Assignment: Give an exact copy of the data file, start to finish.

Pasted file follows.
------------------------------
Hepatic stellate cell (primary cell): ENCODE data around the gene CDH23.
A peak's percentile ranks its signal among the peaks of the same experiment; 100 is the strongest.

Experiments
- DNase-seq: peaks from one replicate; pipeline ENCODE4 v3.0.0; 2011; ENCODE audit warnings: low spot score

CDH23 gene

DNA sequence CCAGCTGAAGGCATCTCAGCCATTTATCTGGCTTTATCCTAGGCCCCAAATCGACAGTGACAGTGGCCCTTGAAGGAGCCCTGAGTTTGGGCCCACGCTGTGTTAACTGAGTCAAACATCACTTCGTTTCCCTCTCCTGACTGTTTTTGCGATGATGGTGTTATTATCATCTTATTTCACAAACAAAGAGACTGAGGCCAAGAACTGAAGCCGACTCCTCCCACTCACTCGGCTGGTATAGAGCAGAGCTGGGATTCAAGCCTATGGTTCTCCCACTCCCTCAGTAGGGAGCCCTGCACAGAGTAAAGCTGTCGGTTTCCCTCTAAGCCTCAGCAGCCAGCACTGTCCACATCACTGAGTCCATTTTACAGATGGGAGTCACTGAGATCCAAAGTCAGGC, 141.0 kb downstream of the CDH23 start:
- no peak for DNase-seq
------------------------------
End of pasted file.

Hepatic stellate cell (primary cell): ENCODE data around the gene CDH23.
A peak's percentile ranks its signal among the peaks of the same experiment; 100 is the strongest.

Experiments
- DNase-seq: peaks from one replicate; pipeline ENCODE4 v3.0.0; 2011; ENCODE audit warnings: low spot score

CDH23 gene

DNA sequence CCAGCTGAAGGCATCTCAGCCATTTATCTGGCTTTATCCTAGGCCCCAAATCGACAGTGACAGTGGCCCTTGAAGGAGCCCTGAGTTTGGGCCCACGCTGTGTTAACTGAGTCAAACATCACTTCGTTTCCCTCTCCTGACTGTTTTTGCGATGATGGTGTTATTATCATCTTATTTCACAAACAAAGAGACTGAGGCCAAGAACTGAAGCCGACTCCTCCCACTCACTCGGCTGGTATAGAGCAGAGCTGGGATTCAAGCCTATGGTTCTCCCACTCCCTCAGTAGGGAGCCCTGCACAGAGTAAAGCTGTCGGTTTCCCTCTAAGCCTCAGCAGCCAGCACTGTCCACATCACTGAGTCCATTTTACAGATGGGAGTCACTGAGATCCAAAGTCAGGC, 141.0 kb downstream of the CDH23 start:
- no peak for DNase-seq